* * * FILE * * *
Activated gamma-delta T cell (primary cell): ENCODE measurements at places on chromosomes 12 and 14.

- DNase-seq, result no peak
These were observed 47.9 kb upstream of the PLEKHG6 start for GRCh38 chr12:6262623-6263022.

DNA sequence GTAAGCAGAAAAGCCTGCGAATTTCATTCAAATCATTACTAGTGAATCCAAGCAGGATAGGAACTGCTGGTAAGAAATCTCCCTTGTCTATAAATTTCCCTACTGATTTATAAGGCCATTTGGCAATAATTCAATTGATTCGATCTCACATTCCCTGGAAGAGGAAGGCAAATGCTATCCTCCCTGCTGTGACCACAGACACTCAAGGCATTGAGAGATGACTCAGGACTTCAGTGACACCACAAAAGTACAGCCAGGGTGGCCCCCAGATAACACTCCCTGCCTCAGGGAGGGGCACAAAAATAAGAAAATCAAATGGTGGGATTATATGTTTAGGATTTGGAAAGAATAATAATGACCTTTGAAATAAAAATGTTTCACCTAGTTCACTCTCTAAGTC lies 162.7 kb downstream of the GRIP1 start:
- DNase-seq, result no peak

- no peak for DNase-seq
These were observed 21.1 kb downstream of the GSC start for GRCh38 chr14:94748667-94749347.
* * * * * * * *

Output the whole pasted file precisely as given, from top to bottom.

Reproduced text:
Activated gamma-delta T cell (primary cell): ENCODE measurements at places on chromosomes 12 and 14.

- DNase-seq, result no peak
These were observed 47.9 kb upstream of the PLEKHG6 start for GRCh38 chr12:6262623-6263022.

DNA sequence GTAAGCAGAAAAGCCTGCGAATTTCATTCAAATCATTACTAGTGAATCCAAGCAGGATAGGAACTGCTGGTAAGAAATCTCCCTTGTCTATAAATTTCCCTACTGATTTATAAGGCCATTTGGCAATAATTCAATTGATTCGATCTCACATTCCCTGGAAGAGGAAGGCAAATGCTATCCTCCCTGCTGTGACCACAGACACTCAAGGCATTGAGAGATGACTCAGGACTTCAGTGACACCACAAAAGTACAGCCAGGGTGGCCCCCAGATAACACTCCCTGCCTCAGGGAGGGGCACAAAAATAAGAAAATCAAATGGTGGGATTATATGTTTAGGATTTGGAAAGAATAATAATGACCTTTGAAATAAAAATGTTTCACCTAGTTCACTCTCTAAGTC lies 162.7 kb downstream of the GRIP1 start:
- DNase-seq, result no peak

- no peak for DNase-seq
These were observed 21.1 kb downstream of the GSC start for GRCh38 chr14:94748667-94749347.